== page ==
Bad Boro by PseudoZap is a family project on its way to crowdfunding
The video game industry has consolidated over the years, and acquisitions in 2022 increasingly show how lucrative, yet costly, development can be. Last month, Take-Two Interactive acquired Zynga for $12.7 billion, Microsoft acquired Activision Blizzard for $68.7 billion, and Sony acquired Bungie for $3.6 billion. Yet as the AAA scene continues to grow, indie games have thrived with unique concepts and crowdfunding support. Bad Boro is another title taking this route.
Described as a “sleek and intense twin-stick brawler” on its Kickstarter pre-launch page, Bad Boro has been called scrap metal supplier until a rebrand on December 15, 2021. This Kickstarter has been in the works for a while, but PseudoZap co-founders Peter Mosur and Konrad Messyasz (known as Zals Online) are self-describing like “perfectionists” waiting to finish their work. on a demo too. Mosur is past the point of offering potential fans an estimated arrival time, but he’s still “pretty confident with our game.” Game Rant spoke to Mosur and Messyasz about the history of their work on Bad Boro and where it is heading.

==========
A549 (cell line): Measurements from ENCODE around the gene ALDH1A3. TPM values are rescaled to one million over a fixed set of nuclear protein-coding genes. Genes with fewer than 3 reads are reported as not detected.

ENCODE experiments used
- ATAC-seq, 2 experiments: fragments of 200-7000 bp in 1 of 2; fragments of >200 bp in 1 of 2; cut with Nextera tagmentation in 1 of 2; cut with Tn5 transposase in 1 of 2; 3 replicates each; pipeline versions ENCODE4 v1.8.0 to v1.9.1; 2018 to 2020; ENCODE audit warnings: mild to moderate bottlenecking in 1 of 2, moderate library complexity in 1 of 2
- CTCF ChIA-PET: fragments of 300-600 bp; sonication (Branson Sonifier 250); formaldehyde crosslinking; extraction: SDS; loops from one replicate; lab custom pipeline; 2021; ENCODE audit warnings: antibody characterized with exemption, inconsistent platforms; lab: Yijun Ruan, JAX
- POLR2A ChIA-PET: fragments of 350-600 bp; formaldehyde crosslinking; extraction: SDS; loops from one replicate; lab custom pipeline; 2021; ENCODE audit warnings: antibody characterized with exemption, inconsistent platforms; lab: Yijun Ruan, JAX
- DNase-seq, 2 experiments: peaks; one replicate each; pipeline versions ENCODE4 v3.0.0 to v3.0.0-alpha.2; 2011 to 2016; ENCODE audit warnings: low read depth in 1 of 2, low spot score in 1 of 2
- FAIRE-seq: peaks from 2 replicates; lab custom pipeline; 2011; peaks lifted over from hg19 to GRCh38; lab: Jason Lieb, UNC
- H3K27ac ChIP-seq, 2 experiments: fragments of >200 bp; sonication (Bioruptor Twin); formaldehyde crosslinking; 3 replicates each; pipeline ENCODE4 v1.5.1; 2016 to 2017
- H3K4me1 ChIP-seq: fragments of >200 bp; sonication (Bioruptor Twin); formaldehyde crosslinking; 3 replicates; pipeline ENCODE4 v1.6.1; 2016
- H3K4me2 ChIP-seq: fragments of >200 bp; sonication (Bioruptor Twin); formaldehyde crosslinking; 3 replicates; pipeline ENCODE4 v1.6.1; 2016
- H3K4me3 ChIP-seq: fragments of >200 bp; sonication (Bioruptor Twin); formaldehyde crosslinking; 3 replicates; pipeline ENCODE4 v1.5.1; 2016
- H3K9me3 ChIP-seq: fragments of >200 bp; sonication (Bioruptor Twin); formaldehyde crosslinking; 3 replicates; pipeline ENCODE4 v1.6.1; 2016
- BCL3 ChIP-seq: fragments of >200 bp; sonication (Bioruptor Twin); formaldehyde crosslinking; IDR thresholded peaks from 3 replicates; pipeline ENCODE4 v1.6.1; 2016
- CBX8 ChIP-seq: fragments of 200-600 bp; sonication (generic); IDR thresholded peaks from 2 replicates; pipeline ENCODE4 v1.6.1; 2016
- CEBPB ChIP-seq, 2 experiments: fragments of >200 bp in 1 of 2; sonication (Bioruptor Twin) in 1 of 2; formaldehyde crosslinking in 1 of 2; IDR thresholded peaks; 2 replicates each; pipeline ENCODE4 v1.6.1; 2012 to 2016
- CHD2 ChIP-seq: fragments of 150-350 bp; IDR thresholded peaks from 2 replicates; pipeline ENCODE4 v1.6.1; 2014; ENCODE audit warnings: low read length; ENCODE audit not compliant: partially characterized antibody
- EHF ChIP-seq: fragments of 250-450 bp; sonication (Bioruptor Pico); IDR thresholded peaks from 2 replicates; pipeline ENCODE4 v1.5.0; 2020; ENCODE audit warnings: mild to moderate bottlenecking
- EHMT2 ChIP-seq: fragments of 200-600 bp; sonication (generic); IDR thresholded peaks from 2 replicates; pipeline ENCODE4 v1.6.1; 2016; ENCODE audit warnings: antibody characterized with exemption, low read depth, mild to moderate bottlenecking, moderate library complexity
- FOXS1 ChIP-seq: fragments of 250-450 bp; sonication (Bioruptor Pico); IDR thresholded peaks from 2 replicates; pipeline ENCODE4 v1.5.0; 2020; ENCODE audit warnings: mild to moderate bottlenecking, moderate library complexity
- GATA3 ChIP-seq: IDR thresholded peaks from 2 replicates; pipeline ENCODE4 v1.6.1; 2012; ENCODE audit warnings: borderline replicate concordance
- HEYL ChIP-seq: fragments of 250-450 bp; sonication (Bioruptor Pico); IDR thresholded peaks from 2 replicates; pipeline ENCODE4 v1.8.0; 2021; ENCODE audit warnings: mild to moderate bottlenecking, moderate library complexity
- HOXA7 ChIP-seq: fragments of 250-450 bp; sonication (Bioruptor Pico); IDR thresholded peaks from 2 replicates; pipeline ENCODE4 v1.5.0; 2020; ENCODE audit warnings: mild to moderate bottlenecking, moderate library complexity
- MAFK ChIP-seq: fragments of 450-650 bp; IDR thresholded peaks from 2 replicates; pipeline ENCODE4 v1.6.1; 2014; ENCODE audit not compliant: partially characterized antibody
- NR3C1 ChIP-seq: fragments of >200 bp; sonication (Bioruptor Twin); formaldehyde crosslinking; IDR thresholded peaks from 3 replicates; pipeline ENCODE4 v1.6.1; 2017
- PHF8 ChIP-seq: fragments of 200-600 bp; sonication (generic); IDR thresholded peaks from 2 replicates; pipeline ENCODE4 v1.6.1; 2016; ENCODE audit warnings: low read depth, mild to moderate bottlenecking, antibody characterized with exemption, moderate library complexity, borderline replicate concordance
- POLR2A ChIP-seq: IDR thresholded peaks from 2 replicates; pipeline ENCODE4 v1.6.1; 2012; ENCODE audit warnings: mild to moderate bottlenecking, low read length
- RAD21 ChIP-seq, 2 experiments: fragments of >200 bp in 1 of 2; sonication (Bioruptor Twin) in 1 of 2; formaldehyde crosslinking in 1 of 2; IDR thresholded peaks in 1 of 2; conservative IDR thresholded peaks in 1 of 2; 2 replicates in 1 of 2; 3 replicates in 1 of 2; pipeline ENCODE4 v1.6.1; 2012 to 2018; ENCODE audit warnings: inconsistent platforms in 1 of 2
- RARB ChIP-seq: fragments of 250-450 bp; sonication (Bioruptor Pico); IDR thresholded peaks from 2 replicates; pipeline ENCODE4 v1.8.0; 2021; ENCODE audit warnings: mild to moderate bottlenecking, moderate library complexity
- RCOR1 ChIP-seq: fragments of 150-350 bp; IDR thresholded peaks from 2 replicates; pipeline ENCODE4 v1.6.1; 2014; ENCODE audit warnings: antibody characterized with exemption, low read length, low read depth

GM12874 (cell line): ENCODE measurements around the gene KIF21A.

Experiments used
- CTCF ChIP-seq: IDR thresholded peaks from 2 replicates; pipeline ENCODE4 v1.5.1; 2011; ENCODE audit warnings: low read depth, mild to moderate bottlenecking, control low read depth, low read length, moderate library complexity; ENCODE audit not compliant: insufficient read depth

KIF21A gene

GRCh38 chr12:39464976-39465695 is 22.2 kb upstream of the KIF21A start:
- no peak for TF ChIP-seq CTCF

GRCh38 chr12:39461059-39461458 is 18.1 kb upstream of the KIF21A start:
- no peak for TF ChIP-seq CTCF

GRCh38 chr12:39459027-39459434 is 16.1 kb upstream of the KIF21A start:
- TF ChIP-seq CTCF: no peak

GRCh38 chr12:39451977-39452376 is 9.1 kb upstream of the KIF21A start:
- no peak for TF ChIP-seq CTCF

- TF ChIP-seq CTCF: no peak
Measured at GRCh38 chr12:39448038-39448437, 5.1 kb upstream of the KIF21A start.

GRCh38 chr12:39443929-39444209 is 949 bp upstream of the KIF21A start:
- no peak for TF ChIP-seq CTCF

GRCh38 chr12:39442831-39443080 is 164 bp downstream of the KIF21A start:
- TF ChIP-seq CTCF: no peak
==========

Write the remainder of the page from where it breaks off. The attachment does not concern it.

The family playing together
Mosur said video games have been “my main thing” all his life, and it’s how he bonded with Messyasz – his younger cousin – growing up. The two grew up in New York, Long Island and Brooklyn respectively, although Mosur is about 10 years older than Messyasz. “Our relationship has always been defined by video games,” Mosur said, pointing to family gatherings where he played. World of Warcraft alongside Messiasz playing Sonic Adventure 2 on GameCube.
However, while Mosur was interested in creative pursuits like writing and music from an early age, “nothing really worked out”. He felt that game development would be too difficult and went to business management school, then earned a master’s degree in emergency management. Yet the idea of being a programmer was always on his mind, having taken basic courses in Java and C++ in high school. “My problem was that I never had anything to work on,” Mosur said. “I wasn’t the type of person who could just study and hold on, I needed something to build on.”